Women Behind These Walls
Much of Civil War-era history is recorded through the eyes of men: soldiers, laborers, government officials, and others. Women Behind These Walls is free, self-guided walking tour of downtown Gettysburg designed to share the stories and perspectives of civilian women who lived during the Battle of Gettysburg and its aftermath. The posters along the tour are placed at locations that were significant to each woman’s life before, during, or after the battle. The tour is a collaborative effort between the YWCA Gettysburg & Adams County and Survivors, Inc., the Association of Licensed Battlefield Guides, Gettysburg Licensed Town Guides, and For the Cause Productions, Inc.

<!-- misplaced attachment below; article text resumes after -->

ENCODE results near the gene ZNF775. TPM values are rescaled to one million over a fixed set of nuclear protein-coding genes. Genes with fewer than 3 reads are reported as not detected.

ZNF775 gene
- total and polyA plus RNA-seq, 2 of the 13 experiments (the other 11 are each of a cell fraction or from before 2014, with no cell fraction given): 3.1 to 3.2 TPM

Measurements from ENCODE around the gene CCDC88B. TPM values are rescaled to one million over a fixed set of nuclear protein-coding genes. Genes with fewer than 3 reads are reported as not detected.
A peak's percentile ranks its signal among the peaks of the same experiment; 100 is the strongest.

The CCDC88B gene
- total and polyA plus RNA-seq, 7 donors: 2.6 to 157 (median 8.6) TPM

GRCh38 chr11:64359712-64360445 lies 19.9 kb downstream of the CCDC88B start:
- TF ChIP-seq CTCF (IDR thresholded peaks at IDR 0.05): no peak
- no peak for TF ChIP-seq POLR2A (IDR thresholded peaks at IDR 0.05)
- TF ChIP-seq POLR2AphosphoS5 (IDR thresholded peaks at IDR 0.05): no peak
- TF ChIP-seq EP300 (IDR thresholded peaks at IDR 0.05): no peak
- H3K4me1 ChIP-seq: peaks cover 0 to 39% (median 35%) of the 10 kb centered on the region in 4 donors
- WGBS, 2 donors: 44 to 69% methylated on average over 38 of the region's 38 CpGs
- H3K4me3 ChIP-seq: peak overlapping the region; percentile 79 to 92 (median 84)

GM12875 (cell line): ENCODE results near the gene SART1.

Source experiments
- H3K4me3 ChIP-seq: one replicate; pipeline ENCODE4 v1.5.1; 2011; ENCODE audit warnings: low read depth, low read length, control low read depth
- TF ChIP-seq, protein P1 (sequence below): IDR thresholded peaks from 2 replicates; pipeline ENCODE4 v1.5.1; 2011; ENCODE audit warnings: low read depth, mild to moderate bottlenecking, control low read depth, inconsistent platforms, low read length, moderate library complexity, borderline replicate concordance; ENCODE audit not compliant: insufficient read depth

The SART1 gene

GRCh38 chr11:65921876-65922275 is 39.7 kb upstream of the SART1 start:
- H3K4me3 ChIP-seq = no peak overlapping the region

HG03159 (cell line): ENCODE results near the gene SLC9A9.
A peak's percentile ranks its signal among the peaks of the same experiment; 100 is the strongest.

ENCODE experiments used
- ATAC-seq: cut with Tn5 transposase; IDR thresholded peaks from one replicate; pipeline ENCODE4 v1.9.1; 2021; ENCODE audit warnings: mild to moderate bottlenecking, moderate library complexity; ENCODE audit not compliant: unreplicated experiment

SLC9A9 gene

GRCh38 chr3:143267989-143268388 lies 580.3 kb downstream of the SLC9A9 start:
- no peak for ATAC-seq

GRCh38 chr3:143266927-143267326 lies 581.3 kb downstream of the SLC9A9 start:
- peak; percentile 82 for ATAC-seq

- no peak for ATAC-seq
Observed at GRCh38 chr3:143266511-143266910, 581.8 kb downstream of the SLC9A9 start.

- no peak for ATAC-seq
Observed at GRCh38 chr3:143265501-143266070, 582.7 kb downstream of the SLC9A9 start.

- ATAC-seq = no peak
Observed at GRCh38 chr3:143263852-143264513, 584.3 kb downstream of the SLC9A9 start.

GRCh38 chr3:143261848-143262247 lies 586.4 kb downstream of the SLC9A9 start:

A special thank-you to all the businesses, organizations, and homeowners who agreed to be a part of this project.
Click here for a printable tour brochure (updated Aug. 2015). You can also find brochures at the YWCA, the Destination Gettysburg office, the Gettysburg Heritage Center, and A&A Village Treasures.
#25 Catherine “Kitty” Payne Brian’s story (no placard is currently displayed at Kitty’s site; an illustration of Kitty is shown above):
I lived here (219 S. Washington St.) with my second husband, Abraham Brian. My first husband had died of a fever, leaving me with three small children. I had been a slave in Virginia but had been set free upon my master’s death. His nephew, who had inherited the farm, took exception to our freedom and sent bounty hunters after my family. They captured us and took us back to Virginia, where we spent a year in jail. My life here was not any happier as my new husband did not want the burden of my children and sent them off to live with other families. My heart was broken and I died at age 34.